What a great feeling when you finally turn the key and open the door to your new home! After you settle in, you may start to wonder about the new neighbors. They’re likely to be as curious about you as you are about them.
And while the practice of established residents greeting new neighbors may have fallen by the wayside in some communities, why not revive the “welcome wagon” tradition with a tweak: Rather than wait for your neighbors to welcome you, why not introduce yourself? Here are some great ways to reach out and meet your new neighbors when you move in.
Start a free lending library.
There’s a grassroots movement of erecting little lending libraries in yards that takes inspiration from Andrew Carnegie’s famous sponsorship of public lending libraries. If you have the space, some books, and you want to encourage reading in your community, consider building a Little Free Library in your front yard. Essentially, it’s a house-shaped box full of books set up at the end of your driveway or sidewalk where anyone can stop by and pick up a book or two and bring back another to share.
Hold a yard sale.
You may have gone through a bit of a purge when you left your old home, but you never really know what you’re going to need (or want) to keep until you actually move in—a perfect excuse to hold a yard sale. For those who get hooked on meeting the neighbors while rummaging through what’s for sale, consider the Yardsale app, which has become as popular for making friends as it has for selling off mismatched china.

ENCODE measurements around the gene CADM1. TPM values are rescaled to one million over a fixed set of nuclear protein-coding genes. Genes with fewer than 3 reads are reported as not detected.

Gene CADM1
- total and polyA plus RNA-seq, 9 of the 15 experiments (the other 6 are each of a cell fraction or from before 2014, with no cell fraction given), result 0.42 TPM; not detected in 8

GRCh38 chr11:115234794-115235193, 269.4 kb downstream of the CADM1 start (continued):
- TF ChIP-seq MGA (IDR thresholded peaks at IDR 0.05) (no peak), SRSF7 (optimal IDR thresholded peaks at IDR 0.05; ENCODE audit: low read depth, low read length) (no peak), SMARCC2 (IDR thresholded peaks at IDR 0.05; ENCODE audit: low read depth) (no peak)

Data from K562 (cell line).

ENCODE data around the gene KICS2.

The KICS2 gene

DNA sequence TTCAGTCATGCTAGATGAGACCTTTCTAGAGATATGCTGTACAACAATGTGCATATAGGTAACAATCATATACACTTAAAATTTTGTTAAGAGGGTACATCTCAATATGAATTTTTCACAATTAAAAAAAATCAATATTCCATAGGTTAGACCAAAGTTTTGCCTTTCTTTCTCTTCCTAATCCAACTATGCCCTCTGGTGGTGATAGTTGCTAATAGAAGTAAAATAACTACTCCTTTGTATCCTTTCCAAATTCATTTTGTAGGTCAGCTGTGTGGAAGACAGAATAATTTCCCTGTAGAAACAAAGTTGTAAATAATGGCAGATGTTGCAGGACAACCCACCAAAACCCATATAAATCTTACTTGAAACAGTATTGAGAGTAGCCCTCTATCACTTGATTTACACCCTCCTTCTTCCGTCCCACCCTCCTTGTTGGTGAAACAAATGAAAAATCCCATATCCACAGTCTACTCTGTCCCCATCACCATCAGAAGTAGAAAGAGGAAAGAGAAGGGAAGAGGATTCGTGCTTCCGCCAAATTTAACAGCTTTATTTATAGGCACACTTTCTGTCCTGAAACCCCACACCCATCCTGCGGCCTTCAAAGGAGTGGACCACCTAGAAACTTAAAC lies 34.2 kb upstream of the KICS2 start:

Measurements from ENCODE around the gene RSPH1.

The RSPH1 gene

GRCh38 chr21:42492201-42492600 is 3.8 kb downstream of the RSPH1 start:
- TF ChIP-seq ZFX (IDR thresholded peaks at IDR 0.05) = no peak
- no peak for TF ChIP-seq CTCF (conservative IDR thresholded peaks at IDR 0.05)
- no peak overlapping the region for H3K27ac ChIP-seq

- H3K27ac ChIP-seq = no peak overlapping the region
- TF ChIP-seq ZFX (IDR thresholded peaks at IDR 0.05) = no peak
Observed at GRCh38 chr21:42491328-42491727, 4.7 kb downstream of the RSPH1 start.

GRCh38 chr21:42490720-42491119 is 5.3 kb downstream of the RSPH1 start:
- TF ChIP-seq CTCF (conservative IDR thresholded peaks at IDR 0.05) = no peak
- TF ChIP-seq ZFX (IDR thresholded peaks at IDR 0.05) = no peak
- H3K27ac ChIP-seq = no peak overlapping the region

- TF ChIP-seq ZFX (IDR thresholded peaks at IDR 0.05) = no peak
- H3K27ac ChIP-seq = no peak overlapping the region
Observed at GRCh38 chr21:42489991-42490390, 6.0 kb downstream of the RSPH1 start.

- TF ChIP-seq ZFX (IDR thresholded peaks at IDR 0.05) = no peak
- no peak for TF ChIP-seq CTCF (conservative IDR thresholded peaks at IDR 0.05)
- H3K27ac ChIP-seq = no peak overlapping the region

Plant a garden.
It’s about making yourself visible, really. Depending on your available space and time, a new garden bed can be a great project to help you enjoy the outdoors, meet the neighbors and even garner some advice from seasoned green thumbs. Sprucing up and trimming existing plantings can be equally effective. For those with higher horticultural and civic aspirations, the American Community Gardening Association can guide you through steps to organize a shared, community garden in your new neighborhood.
Arrange a playdate.
Kids can always help break the ice. If you notice a neighbor or two with kids of similar ages as your own, send out an invite for an informal early morning playdate (when kids are typically at their best). Set out some snacks and keep it short—an hour is about perfect. This technique also works for pets, too.
Throw a porch party.
A house party is a classic method of meeting new neighbors, and that’s because it works. Simplify the concept with a porch party. Let the neighbors know a week or two in advance. And then set up a table on a front porch, balcony (or even in the front yard), lay out some punch and light appetizers, fire up some music, and let the neighbors serve themselves. A late Sunday afternoon should be ideal.
Celebrate National Neighborhood Day.
If you don’t have plans for the third Sunday this September, you do now. For communities across the country, this day marks the celebration of National Neighborhood Day. It aims to bring together community members in shared civic projects. Find out what you can do to get neighbors involved in everything from planning a block party to organizing a neighborhood walk and/or cleanup.
There’s plenty to be excited about when you move into a new house. Take a few minutes to consider how you’d like to roll out the welcome wagon and meet your new neighbors. Before you know it, your new house and neighborhood will be feeling like home.